Melissa Smith '18, Anya Wang '17, and Knight Distinguished Associate Professor for the Study of Religion & Cu...
Office of Communications
2 East South Street
Galesburg, IL 61401-4999
February 03, 2017
by Elise Goitia '18 and Bailey Musselman '18
Students, faculty, staff, and the Galesburg community gathered in the lobby of the Center for the Fine Arts, where the space had been transformed into an all-embracing market filled with crafts, costumes, and cultural diversity. Here, people were offered the opportunity to meet students who represent some of the campus's 45 different nationalities that participated in International Fair 2017.
"I wanted to represent my culture," said Mohammad Kamran '19, who wore a kurta, a traditional South Asian suit. "I'm Pakistani American. I'm in a different country than my own so I wanted to showcase that America has many diverse backgrounds. Everyone has something unique to give."
This year's I-Fair, themed "Holidays: Celebrate Around the World," featured a booth fair, flags parade, cultural showcase, and food fair that reflected the diverse backgrounds of people around the world.
M.E.Ch.A., or the Chicano Student Movement from Aztlan, hosted a booth that featured Mexican culture through a colorful display of one of the dances that also was featured in the showcase. The indigenous dance was called, "Baile de los Viejitos," or "Dance of the Old Men."
"It was a ritual for people who were sick," explained Julieta Cervantes '19, who hosted the booth and performed in the dance. "It's meant to represent us calling to the ancestors so they heal the person who is ill."
I-Fair was also on the day of the Chinese New Year. Chinese Club's booth had a colorful paper-máche dragon head used in parades to celebrate the New Year. Students taught calligraphy and how to make Chinese knots, which symbolize happiness for the following year.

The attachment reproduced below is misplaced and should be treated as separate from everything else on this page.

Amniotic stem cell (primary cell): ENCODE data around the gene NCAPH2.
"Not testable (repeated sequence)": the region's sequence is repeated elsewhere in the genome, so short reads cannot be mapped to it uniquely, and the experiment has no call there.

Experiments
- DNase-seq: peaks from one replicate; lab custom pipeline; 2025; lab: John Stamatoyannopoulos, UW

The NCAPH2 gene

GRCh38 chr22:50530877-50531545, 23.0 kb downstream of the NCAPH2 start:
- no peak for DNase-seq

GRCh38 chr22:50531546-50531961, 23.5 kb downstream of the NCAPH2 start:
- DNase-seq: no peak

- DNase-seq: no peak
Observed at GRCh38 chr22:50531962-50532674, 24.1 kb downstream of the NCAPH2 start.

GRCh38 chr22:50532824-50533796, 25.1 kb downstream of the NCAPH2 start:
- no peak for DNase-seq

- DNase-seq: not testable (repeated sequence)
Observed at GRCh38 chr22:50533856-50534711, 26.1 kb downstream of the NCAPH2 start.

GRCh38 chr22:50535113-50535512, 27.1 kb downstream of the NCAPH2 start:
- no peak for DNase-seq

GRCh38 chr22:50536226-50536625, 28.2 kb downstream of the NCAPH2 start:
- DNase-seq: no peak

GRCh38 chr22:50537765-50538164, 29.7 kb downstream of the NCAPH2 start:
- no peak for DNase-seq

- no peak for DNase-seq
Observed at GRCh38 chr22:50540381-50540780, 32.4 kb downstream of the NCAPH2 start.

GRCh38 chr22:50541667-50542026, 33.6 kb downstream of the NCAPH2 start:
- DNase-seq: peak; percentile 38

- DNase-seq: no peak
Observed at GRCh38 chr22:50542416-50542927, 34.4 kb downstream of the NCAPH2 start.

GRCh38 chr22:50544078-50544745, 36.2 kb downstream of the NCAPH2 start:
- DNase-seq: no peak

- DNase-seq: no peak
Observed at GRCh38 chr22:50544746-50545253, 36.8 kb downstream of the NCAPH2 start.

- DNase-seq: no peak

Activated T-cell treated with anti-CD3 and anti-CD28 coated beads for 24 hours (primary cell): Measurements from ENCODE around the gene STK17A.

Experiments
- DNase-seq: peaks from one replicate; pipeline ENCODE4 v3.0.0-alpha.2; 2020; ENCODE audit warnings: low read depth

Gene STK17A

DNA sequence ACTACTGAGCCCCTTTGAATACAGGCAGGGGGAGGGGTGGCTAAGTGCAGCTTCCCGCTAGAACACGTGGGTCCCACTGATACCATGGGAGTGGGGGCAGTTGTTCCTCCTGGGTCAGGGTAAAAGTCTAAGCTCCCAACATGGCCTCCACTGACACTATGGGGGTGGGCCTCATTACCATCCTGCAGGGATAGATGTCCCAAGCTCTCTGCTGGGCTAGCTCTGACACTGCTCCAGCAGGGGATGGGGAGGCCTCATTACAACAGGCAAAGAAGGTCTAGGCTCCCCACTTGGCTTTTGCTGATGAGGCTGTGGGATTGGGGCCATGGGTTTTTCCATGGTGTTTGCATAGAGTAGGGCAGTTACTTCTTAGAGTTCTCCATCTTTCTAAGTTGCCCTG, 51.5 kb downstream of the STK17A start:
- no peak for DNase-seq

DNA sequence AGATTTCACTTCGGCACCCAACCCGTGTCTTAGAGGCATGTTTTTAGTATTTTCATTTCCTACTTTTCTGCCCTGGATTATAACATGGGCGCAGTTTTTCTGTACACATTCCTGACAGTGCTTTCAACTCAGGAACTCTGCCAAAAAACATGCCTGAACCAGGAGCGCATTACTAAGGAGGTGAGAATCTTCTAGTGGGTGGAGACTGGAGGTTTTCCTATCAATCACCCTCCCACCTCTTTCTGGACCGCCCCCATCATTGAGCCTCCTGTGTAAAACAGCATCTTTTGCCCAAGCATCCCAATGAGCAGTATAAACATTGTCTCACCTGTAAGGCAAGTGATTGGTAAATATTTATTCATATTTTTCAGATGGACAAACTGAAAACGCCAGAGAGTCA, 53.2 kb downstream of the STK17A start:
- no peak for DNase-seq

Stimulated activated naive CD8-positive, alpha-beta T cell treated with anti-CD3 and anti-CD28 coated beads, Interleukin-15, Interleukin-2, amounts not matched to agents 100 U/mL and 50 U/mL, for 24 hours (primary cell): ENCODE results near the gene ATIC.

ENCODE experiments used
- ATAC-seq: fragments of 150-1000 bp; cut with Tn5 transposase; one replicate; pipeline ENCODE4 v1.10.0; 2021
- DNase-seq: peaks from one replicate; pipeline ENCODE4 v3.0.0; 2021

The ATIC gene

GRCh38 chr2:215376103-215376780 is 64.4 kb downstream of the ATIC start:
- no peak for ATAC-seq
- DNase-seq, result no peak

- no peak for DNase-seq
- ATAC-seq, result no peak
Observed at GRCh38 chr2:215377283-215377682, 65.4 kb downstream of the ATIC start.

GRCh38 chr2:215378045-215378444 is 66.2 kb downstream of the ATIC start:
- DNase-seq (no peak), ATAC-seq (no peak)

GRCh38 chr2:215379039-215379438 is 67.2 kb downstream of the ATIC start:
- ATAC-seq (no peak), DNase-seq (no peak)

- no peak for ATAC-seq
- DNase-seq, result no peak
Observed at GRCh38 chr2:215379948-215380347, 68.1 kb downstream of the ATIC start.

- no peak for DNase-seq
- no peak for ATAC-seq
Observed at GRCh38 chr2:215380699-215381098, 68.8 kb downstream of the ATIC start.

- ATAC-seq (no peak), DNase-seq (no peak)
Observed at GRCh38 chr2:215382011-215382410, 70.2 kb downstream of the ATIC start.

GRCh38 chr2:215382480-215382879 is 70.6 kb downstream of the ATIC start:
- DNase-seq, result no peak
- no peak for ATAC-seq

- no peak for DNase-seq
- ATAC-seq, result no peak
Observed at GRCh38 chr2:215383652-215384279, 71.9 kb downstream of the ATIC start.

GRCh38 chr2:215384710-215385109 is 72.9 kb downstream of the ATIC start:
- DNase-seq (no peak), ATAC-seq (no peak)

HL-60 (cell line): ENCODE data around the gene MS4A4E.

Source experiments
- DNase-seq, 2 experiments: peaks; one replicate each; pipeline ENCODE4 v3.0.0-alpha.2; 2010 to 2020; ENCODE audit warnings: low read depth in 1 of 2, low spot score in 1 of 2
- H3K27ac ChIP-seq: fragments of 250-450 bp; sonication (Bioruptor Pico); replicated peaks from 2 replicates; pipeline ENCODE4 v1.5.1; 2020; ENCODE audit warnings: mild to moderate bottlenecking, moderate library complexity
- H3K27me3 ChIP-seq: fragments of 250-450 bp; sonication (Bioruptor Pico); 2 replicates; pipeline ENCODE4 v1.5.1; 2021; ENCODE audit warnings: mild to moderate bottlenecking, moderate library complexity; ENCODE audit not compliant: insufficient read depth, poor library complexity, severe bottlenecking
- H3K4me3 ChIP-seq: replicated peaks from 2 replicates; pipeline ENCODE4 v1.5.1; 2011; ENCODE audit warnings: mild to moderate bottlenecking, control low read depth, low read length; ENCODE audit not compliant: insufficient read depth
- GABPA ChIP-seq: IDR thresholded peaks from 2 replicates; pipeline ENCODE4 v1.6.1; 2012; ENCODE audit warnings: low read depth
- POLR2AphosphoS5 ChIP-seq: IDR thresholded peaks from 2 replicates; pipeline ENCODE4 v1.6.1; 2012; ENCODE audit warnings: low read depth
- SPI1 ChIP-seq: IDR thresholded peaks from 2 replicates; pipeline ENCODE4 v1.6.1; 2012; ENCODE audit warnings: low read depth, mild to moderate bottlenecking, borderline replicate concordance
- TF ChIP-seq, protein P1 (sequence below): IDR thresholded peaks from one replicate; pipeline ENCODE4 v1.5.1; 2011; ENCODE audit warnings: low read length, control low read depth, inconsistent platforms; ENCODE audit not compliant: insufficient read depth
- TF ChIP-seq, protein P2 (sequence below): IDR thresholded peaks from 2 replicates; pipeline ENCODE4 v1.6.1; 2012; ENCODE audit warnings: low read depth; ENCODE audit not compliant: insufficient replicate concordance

"As a participant of Chinese Club, I want to tell people more about China culture to help break stereotypes," Alex Zhou '17 said.
International students are 12% of the student population at Knox College, and they represent 51 countries around the world. I-Fair, celebrated annually since 1982, is sponsored by the Knox College International Club, one of the largest student organizations on campus.
The Cultural Showcase opened with the parade of flags, with the flag-bearing students greeting the audience in their national language. The parade was followed by a variety of dances, songs, and poetry.
Japanese Club performed two dances, the Fisherman's Dance, a Japanese traditional dance originating in Hokkaido, and "Koi Dance," which represents falling in love and is currently popular in Japan.
"It's very fun for us to get together and tell everyone what our club is about," said Michiko Li '17, who participated in the booth, performances, and the food fair. "This is an opportunity for us to get to know each other and actually participate in a cultural activity rather than just discussing it."
"I saw a couple students coming in from Monmouth and I thought it was awesome that nearby schools were coming to Knox to experience this cultural diversity," she said. "It's a really wonderful thing."
International Fair concluded with food from around the world. Students Abena Atwimah '18 and Joya Kitoko '18, members of Harambee Club, helped prepare the food that would represent Nigeria during the Fair.
"We made chicken kabobs, beef kabobs, and chin-chin, which is a crunchy snack made in Nigeria," said Atwimah. "We started on Wednesday and finished on Saturday—it took us that entire time to make the food. Overall, the hard work is worth it because people enjoy it."
"It was really time-consuming," said Kitoko, "but in the end everyone liked it and we enjoyed the compliments."
"People kept coming back for more!" added Atwimah.
Holly Bieber '17 noticed the diversity of the crowd, with visitors from surrounding communities attending I-Fair.
"It's always nice to see people from different communities come together to enjoy a bunch of different cultures," she said. "What better way to do that than through good food?"
Residents of the Galesburg community, Frank O'Reilly and his family, have attended the food fair for the past three years. "We bring trays every year because we want to try everything. We don't have enough hands to try all the amazing food."
When asked about her favorite food of the night, O'Reilly's granddaughter, Autumn, said that she loved the Kashmiri Tea because of its bright pink color. "I hope they have it next year. I'm telling all of my friends about it."
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